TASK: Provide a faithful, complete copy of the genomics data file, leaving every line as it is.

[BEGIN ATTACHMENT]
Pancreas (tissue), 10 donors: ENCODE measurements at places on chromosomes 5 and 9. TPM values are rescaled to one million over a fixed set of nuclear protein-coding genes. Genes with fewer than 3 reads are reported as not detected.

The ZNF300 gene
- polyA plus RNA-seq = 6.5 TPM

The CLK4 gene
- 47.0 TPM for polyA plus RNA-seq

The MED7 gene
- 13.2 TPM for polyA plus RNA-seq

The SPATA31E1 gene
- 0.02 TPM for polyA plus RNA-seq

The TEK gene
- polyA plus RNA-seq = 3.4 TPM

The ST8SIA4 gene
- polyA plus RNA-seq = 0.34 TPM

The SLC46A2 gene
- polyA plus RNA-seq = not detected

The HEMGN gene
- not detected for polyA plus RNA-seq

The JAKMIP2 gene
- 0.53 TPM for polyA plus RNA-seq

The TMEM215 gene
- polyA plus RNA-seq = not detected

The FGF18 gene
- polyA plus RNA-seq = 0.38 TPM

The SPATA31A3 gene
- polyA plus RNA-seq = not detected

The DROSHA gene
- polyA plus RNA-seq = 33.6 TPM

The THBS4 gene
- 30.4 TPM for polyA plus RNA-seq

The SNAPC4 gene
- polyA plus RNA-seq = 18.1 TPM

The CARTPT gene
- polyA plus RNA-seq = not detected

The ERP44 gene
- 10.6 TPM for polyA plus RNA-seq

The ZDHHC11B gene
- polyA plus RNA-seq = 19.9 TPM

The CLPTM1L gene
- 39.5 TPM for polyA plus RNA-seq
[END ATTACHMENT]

Pancreas (tissue), 10 donors: ENCODE measurements at places on chromosomes 5 and 9. TPM values are rescaled to one million over a fixed set of nuclear protein-coding genes. Genes with fewer than 3 reads are reported as not detected.

The ZNF300 gene
- polyA plus RNA-seq = 6.5 TPM

The CLK4 gene
- 47.0 TPM for polyA plus RNA-seq

The MED7 gene
- 13.2 TPM for polyA plus RNA-seq

The SPATA31E1 gene
- 0.02 TPM for polyA plus RNA-seq

The TEK gene
- polyA plus RNA-seq = 3.4 TPM

The ST8SIA4 gene
- polyA plus RNA-seq = 0.34 TPM

The SLC46A2 gene
- polyA plus RNA-seq = not detected

The HEMGN gene
- not detected for polyA plus RNA-seq

The JAKMIP2 gene
- 0.53 TPM for polyA plus RNA-seq

The TMEM215 gene
- polyA plus RNA-seq = not detected

The FGF18 gene
- polyA plus RNA-seq = 0.38 TPM

The SPATA31A3 gene
- polyA plus RNA-seq = not detected

The DROSHA gene
- polyA plus RNA-seq = 33.6 TPM

The THBS4 gene
- 30.4 TPM for polyA plus RNA-seq

The SNAPC4 gene
- polyA plus RNA-seq = 18.1 TPM

The CARTPT gene
- polyA plus RNA-seq = not detected

The ERP44 gene
- 10.6 TPM for polyA plus RNA-seq

The ZDHHC11B gene
- polyA plus RNA-seq = 19.9 TPM

The CLPTM1L gene
- 39.5 TPM for polyA plus RNA-seq